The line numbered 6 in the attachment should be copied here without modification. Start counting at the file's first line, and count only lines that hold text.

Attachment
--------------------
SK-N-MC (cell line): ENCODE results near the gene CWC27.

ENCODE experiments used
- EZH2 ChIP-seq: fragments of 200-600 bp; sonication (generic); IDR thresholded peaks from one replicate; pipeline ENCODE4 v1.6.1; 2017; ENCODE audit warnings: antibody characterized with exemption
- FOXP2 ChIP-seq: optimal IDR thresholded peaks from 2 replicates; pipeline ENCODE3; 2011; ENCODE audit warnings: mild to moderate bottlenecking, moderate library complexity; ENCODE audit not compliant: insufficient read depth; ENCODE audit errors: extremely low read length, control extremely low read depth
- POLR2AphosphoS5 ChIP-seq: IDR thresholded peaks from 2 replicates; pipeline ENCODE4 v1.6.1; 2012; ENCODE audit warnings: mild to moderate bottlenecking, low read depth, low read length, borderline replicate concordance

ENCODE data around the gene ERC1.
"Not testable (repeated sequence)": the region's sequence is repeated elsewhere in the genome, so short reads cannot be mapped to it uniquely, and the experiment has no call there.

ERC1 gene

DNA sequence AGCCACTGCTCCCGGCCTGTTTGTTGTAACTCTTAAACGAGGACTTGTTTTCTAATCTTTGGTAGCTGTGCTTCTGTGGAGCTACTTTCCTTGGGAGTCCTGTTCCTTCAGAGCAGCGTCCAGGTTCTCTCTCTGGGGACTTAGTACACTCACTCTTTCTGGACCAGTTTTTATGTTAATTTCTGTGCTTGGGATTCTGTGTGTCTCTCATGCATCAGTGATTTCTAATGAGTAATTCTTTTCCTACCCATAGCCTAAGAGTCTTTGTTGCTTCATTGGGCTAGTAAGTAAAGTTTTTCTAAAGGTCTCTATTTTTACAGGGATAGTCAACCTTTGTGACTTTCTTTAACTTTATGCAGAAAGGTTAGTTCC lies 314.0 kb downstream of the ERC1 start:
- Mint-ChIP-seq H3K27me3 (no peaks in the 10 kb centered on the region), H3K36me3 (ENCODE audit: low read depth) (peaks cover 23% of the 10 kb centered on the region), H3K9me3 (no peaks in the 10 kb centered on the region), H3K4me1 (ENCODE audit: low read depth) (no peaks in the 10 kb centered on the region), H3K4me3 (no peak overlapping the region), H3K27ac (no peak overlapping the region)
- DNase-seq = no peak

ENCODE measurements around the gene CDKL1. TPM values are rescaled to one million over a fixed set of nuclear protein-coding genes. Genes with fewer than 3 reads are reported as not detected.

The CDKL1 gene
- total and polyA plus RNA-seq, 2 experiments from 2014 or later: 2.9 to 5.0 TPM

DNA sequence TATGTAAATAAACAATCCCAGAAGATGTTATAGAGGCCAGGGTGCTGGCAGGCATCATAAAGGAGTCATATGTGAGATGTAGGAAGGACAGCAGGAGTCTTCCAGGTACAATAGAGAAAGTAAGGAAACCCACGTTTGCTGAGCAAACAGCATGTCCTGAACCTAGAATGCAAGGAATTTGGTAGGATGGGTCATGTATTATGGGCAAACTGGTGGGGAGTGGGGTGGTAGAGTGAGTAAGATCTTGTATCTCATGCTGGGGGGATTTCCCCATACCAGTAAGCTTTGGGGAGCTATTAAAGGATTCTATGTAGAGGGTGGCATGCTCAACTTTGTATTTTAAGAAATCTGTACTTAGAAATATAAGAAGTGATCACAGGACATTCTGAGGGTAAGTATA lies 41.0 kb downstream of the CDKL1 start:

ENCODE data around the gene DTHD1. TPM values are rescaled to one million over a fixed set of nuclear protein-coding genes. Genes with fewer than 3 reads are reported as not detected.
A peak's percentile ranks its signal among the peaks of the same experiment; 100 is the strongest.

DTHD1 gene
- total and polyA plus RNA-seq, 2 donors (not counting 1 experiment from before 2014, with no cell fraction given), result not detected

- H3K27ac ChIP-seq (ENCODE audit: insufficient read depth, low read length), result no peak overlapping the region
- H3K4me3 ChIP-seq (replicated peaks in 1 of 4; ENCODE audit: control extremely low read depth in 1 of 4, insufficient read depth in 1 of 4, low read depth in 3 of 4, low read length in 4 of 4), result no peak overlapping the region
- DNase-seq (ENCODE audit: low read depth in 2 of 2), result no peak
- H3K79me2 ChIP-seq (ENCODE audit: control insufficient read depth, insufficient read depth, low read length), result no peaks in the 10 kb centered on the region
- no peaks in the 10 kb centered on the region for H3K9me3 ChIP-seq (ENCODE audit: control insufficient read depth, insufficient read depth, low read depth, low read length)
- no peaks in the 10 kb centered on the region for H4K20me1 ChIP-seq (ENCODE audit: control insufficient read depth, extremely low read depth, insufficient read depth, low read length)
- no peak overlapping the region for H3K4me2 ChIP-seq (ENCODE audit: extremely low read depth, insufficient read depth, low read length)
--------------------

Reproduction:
ENCODE data around the gene ERC1.